As if these weren’t enough reasons, there’s one more wild card. Assuming that Julian Assange’s WikiLeaks organization has some dirt on BofA, will it be the straw that broke the elephant’s back?

Did BofA executives know that they were issuing toxic mortgage securities? Did they know that robosigning and using a proxy for mortgage ownership through MERS perhaps wasn’t legit? I don’t know the answer to these nettlesome legal questions, but someone will have to pin down the culpability for the mortgage meltdown.

Mary Bottari, who is director of the Real Economy Project of the Center for Media and Democracy, summed it up nicely: “BofA is a weak institution with a lot of liability.”

Instead of funding a public relations SWAT team to defend against whatever WikiLeaks produces, BofA should spend its money on break-up specialists and investment bankers who can re-value and spin off profitable and money-losing units as stand-alones.

Meanwhile, Fed and Treasury Department mandarins now poring over Dodd-Frank financial reform regulations need to trigger a BofA break-up. They only need be guided by two ominous words that they’ve heard before: systemic risk. The bank is still too big to fail, but not too big to be broken up.

6 comments

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Don’ think they need to dismember anything – just a surgical removal of the leftover countrywide cancer.

As I recall, there was a provision for just that when the Feds pleaded with BofA to buy the toxic countrywide.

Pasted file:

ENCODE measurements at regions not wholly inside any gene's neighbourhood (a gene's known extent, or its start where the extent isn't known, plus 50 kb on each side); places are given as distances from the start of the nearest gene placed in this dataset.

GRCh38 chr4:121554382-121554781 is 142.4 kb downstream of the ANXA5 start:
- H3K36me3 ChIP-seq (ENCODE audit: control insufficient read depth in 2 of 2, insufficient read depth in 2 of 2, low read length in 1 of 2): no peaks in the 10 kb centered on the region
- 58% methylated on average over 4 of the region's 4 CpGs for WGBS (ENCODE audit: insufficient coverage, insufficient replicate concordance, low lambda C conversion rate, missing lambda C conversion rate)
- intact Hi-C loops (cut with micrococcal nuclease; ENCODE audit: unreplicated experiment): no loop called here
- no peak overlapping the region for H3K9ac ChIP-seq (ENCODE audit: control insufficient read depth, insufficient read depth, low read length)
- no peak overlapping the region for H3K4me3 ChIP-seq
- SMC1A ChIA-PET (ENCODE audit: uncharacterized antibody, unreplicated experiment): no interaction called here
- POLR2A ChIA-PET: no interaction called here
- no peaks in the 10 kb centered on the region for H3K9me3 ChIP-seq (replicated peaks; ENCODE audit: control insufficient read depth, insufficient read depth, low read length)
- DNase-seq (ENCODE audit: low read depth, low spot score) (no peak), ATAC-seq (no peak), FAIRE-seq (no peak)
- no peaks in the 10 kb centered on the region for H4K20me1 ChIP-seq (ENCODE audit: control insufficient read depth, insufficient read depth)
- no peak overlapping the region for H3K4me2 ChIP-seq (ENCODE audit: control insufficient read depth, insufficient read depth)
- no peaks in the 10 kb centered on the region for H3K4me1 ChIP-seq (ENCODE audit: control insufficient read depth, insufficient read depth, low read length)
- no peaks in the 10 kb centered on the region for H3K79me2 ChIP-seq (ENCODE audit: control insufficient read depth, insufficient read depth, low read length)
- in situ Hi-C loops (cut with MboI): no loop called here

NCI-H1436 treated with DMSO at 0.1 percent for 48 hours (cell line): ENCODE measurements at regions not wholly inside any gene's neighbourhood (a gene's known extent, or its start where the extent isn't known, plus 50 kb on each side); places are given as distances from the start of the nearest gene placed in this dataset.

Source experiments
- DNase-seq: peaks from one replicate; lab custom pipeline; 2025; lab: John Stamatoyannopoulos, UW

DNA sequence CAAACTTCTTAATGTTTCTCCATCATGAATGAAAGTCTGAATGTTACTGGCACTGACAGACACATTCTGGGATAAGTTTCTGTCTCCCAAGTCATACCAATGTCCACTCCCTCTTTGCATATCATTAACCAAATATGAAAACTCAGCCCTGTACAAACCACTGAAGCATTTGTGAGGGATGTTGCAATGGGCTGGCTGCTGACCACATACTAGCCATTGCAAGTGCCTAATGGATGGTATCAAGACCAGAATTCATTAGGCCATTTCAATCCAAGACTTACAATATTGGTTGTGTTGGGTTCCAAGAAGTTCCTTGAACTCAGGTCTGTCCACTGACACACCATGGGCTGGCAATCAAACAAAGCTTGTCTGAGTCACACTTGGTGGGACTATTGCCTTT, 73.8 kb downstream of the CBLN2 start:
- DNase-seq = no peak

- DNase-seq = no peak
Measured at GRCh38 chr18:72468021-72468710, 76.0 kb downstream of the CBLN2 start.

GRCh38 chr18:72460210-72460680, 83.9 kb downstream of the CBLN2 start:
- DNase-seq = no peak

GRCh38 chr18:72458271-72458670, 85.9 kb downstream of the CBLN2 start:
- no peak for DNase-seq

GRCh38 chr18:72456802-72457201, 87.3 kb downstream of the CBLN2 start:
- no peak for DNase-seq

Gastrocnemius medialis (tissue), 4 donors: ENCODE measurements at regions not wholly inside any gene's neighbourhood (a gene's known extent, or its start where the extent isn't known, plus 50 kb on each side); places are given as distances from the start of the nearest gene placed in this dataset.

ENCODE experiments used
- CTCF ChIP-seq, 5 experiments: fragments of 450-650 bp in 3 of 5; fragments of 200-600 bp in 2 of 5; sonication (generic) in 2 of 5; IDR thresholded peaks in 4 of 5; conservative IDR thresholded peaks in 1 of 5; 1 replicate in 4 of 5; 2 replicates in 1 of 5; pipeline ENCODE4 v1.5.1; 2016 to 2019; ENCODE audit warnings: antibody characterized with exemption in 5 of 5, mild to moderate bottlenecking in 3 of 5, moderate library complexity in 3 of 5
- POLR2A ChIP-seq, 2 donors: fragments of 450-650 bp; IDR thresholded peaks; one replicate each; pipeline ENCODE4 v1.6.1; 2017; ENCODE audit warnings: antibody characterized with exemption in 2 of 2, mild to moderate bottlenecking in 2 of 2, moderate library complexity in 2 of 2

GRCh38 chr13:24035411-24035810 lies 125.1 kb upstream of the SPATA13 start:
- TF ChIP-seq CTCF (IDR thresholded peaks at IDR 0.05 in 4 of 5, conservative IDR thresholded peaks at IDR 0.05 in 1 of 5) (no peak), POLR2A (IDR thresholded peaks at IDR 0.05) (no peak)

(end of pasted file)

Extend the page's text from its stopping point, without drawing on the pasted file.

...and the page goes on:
Countrywide is still a holding company and can be sliced off and left for bankrupt without affecting BofA. This step is still a safety net and the trigger will be pulled in the near future. BofA still needs more time to siphon off all the remaining good assets out of the holding company.

Posted by Butch_from_PA | Report as abusive

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Posted by endofdaysnews | Report as abusive

Break that scam up ASAP!
If you go away now we won’t arrest you.

Posted by Simplerman | Report as abusive

B if A, as I refer to them, since they outsource much of their customer service to people who have no clue what it is to be an American, along with Countrywide, are part of the problem not part of the solution. Dismember them. Remove them from the financial hemisphere. Instead of bailing out these Banks and their financiers with our money who bought our Congressmen we should embrace capilatism at its best and let them die the cruel death they deserve. Have a well run Bank grow to be the choice Americans want and not this bloated, under managed and underwhelming Bank. Good bye B of (if they really were American) A!

Posted by BigbadJB | Report as abusive

For anyone out there caught up in a present or future mortgage foreclosure involving MERS, take a look at what is happening in Utah-

http://www.sltrib.com/sltrib/news/510062 87-78/mers-property-mortgage-loan.html.c sp

Looks like the wonderful banks can’t legally show to whom the money is owed. Presto, clear tile granted to the owner.

Remember, your tax money is being used to support/underwrite these clowns. Thank you wonderful Banana Ben Bernanke

Posted by delta-dude | Report as abusive

If bigger is better, but they are to big to fail, why did we allow them to become so big? To those that favor deregulation, how do you like the fruits of your labors?

Posted by neeros | Report as abusive

@Alfred.Brock
Do you know first, second, and third world countries are? China is a second world country.

Posted by MontelWilliams | Report as abusive